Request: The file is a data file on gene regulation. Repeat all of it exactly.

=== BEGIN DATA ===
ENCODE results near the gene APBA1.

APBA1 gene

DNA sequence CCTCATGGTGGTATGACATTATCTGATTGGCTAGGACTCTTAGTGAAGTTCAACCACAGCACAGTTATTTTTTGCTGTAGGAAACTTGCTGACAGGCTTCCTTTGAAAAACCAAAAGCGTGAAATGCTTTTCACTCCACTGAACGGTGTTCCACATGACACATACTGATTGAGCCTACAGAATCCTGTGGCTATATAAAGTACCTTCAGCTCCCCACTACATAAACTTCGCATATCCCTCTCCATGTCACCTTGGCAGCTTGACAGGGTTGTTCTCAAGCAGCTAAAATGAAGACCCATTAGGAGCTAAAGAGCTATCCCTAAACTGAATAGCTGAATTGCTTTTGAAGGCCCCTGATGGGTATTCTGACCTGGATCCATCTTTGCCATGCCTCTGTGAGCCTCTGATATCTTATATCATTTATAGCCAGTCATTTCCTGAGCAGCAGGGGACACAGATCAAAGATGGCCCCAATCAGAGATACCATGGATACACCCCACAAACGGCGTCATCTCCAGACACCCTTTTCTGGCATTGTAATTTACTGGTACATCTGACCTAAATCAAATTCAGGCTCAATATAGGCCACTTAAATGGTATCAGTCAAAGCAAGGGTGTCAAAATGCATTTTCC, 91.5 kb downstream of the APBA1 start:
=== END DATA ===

ENCODE results near the gene APBA1.

APBA1 gene

DNA sequence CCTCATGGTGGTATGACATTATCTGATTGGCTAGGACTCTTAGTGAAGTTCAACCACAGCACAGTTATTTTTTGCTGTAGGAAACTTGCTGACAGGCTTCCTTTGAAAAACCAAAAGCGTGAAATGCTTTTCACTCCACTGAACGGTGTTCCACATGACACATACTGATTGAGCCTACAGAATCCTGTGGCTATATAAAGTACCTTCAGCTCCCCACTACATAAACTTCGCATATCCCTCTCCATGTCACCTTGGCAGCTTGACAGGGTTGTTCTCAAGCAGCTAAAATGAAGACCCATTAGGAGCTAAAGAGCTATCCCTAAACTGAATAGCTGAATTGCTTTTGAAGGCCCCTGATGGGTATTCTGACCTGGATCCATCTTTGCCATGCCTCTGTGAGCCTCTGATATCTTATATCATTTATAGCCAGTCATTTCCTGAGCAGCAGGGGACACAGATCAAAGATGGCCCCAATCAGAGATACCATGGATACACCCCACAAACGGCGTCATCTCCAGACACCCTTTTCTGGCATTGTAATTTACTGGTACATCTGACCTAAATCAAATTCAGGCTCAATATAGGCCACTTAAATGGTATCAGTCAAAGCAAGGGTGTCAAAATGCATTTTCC, 91.5 kb downstream of the APBA1 start: